Not quite how I expected this to turn out…

At the beginning of a semester, I try to find ways for students to get to know each other before we begin our work together.  I often select an activity called “Where I’m From” that provides students with a template to create a poem about themselves.  After briefly introducing the activity, I ask students to work on the poem over the next week, bring a printed copy to the next class session, and upload an electronic copy to our course site on Sakai. I also let students know that sharing the poem (either in class or electronically) is optional, that if they prefer to keep the poem private to let me know.

My poem

Here’s a wee picture of my poem. Click on it for a better view.

Each semester that I’ve facilitated this activity, it has gone so well that I didn’t prepare for a time when it might not.  And while I wouldn’t say that the activity failed this semester, I would say that it didn’t go as well as I had hoped or as well as it has in the past

So, what was different?  There were more students who didn’t complete the poem, who completed the poem but forgot to bring it to class, and who said they didn’t want to share it with the larger group.  Because I work with graduate students, I often don’t share my work first. My thinking is that I want to create space for others to go first.  I had uploaded the electronic version of my poem, but thought it would be better to not be the first to share in class.  Students did share in small groups, pairs and triads, but in both classes there was an unusual amount of reluctance to share with the larger group.

When we talked about this, some students thought their poem wasn’t good enough, wasn’t poetic enough.  Students were, admittedly, feeling more vulnerable than other groups had in the past: they shared that they didn’t feel ready to write about their family or they didn’t want to share specific personal stories; for some, the recent death of a loved one made writing the poem much too emotional. I’m still sitting with these reactions, looking for ways to build connections in our learning community and pondering the differences between this semester and prior semesters.

In thinking how I might re-structure this activity for the future some things occur to me:

When introducing the activity during the first class session, (1) clarify the learning goals (that is, community building is an essential component of the classes I lead; building community provides a foundation for learning together), (2) show a video of the poem (there are lots of examples on YouTube), and (3) read my poem.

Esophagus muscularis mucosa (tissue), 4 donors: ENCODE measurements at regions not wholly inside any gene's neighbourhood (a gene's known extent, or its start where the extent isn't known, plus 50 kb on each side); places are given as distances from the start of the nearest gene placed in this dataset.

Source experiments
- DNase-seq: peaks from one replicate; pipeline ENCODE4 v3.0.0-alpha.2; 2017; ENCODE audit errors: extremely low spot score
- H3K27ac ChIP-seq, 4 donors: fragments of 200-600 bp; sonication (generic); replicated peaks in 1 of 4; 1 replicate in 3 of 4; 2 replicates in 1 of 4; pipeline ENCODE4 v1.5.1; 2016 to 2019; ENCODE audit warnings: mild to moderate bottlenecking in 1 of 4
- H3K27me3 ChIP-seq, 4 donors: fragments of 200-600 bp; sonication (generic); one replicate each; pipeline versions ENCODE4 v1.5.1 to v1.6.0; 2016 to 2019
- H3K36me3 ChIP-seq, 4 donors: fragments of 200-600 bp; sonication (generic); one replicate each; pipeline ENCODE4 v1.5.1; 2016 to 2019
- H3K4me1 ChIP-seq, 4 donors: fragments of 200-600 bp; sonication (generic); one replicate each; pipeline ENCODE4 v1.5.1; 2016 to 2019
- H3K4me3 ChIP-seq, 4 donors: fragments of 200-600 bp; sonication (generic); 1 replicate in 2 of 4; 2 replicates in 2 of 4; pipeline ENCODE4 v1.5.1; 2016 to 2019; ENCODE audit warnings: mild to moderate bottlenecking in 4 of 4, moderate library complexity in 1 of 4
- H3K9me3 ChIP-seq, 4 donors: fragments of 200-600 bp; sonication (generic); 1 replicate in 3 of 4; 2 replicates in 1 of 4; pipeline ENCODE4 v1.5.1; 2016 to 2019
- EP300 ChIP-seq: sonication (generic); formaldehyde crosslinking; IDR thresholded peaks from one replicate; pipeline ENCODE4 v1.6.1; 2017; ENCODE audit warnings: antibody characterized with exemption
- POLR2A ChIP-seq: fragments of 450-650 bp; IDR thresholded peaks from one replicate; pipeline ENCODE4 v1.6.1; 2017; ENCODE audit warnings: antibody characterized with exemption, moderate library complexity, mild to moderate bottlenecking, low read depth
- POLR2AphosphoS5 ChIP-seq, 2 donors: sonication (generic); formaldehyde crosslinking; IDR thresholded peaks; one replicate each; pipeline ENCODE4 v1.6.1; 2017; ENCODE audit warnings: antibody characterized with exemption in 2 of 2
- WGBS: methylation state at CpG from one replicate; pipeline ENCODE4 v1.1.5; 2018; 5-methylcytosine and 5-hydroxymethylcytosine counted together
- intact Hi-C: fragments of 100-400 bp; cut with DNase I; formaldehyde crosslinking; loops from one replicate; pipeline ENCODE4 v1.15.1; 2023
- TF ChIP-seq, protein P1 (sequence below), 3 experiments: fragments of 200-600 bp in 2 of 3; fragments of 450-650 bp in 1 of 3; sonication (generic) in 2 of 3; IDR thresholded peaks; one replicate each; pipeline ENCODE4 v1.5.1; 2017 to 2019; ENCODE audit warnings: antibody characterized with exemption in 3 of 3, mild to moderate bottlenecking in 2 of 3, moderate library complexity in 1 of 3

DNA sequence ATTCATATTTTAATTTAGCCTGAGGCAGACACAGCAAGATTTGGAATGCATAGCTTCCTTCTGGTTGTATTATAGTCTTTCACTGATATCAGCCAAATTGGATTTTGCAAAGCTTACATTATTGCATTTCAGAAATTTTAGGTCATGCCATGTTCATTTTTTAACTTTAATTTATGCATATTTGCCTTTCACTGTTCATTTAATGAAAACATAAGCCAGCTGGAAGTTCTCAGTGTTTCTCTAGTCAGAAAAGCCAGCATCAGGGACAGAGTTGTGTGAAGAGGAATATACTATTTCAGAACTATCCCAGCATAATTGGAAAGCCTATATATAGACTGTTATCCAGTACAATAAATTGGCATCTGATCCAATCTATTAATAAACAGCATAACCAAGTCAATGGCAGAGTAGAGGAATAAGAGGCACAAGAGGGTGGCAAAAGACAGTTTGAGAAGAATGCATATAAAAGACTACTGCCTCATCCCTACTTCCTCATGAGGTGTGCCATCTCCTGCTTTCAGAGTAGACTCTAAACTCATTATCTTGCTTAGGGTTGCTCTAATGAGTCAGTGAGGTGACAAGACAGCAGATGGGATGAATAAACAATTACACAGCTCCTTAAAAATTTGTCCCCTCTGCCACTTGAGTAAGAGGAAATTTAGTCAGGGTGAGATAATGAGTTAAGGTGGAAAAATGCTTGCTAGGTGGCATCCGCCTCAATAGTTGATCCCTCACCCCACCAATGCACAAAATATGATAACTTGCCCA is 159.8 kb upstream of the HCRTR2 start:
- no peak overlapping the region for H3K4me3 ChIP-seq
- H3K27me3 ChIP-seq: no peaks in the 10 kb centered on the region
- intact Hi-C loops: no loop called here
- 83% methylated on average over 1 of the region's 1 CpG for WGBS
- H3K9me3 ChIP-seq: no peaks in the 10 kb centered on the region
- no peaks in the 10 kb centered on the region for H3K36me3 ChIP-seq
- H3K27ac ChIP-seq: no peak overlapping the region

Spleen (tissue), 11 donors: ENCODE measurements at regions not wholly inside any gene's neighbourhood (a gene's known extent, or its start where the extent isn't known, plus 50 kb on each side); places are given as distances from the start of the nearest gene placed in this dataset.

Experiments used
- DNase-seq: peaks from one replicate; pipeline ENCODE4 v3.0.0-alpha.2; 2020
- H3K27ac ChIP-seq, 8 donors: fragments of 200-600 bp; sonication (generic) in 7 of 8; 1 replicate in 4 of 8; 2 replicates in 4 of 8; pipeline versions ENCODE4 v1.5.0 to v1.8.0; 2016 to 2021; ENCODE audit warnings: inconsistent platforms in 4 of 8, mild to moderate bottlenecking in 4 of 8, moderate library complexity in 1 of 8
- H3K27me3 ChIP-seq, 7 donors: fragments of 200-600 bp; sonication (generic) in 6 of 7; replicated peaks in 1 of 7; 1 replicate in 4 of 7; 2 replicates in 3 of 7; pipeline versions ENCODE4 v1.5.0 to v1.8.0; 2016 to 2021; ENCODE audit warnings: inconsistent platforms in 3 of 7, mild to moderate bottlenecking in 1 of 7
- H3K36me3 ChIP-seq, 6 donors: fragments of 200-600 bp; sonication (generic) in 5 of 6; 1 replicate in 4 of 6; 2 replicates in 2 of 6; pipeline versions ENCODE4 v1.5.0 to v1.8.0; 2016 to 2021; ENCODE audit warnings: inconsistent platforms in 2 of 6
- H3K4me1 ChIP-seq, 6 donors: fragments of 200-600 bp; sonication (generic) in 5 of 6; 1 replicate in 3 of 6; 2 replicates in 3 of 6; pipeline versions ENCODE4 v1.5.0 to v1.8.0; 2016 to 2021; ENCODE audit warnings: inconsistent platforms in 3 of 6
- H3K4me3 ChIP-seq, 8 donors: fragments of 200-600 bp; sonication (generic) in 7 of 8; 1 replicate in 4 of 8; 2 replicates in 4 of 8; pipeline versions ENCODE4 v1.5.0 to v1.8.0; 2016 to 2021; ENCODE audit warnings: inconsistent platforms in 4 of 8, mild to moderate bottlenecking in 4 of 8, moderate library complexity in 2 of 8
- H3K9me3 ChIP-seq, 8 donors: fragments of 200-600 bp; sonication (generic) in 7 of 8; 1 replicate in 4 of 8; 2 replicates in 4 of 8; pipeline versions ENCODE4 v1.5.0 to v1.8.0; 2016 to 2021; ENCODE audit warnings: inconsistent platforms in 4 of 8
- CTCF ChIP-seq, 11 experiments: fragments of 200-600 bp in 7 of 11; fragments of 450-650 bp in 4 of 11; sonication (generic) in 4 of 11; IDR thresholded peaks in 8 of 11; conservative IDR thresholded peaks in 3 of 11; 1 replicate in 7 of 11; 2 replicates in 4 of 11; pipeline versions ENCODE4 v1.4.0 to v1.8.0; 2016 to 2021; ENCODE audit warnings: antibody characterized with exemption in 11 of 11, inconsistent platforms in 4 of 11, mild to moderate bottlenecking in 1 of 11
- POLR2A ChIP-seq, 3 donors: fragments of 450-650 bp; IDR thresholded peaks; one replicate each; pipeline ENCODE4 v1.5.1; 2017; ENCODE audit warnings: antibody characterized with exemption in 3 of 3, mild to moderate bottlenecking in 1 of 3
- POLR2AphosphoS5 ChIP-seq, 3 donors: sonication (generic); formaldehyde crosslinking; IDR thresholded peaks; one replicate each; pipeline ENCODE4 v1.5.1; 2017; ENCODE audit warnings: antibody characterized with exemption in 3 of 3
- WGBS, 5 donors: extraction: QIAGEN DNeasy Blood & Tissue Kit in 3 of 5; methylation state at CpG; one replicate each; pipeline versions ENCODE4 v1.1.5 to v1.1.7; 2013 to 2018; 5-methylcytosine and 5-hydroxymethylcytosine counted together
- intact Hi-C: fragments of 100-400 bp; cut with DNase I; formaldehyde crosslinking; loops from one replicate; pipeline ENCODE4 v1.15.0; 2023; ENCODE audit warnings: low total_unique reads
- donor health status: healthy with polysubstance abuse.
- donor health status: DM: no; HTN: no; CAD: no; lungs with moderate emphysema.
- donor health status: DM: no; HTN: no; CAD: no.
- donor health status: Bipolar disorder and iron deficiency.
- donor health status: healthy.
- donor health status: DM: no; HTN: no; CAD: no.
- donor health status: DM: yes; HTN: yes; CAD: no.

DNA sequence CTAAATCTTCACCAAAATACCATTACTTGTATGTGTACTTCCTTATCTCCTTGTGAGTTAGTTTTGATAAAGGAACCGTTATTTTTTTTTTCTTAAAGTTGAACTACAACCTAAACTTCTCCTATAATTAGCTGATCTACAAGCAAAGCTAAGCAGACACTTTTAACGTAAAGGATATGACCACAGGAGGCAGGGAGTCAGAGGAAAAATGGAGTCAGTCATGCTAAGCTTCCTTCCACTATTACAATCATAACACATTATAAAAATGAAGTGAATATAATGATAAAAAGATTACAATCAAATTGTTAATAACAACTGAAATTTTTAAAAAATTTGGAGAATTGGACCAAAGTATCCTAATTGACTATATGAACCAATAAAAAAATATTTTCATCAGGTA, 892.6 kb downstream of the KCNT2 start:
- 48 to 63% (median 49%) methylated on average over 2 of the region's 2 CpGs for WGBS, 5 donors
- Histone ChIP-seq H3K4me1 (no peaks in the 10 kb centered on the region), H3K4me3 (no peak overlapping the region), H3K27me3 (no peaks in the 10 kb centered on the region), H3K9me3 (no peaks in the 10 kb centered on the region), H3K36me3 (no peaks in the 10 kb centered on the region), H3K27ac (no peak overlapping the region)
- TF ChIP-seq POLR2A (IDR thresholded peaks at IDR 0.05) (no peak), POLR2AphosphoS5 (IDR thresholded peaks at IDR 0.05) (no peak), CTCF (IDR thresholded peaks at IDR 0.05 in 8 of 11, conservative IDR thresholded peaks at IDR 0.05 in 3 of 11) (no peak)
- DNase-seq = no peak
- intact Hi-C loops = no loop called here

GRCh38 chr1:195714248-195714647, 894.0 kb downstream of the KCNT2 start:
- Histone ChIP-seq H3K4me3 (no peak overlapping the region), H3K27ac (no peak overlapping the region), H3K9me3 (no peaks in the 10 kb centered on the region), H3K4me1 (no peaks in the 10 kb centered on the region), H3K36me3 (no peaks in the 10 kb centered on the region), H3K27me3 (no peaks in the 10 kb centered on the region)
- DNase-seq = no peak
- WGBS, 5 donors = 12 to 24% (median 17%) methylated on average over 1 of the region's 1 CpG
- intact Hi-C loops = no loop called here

It would be helpful to remind people to try to follow the template without any judgment about the quality, without any second-guessing.  It’s easy to get in our heads and become overly critical of our work; kicking out that internal editor can be liberating.  It might be helpful to talk about the types of emotions that can surface during this kind of reflection.  Finally, I think it would be good to remind people that they can be creative with the template and that, if after completing the poem they would rather keep it private, that this is okay.

During the second session, I’ll ask students to work in pairs and talk about what it was like to write the poem.  For example, was it easier or harder than they expected?  What surprised them about the experience?  I could also ask these types of questions in the large group.

In terms of sharing their poems, in both the large and small groups, I would remind students that they don’t have to share if they don’t want to; if they do want to share they can either share the entire poem or just one line that they think will help us get to know them better.

Perhaps it would be helpful to show another video of a poem at the beginning of the second session.  It’s unclear whether students found the videos helpful or intimidating. It does seem that the videos illustrate the ways that each person’s poem can vary; at the same time, the elegance of the videos might cause some people to think that whatever they have to say won’t measure up.

And, maybe, it was just too early in the semester for the poem.  Perhaps we needed more time to get to know each other on a “safer” level before jumping into this.  I want to ask students about their experiences with the poem, but I think they need to be able to provide feedback anonymously…and I think they need some weeks to pass in order to reflect back on the experience and share their thoughts. I know I’ll keep thinking about this for awhile to see how I might approach this activity in the future.


Semester in Review

Spring 2013 was a good semester.  My classes were both familiar and new.  The two classes I taught, Educational Leadership and Administration of Complex Educational Organizations, change_maryanne radmacherwere not entirely new, but it had been two years since teaching the organization class and about four years since teaching the leadership course.  Although I’m pretty happy with the way I led both courses, there are some things I’ll do differently the next time I teach them.  What I want to reflect on here is how I might change up the classes, including some ways I might work with those students who never speak up and those who dominate class discussions.

Educational Leadership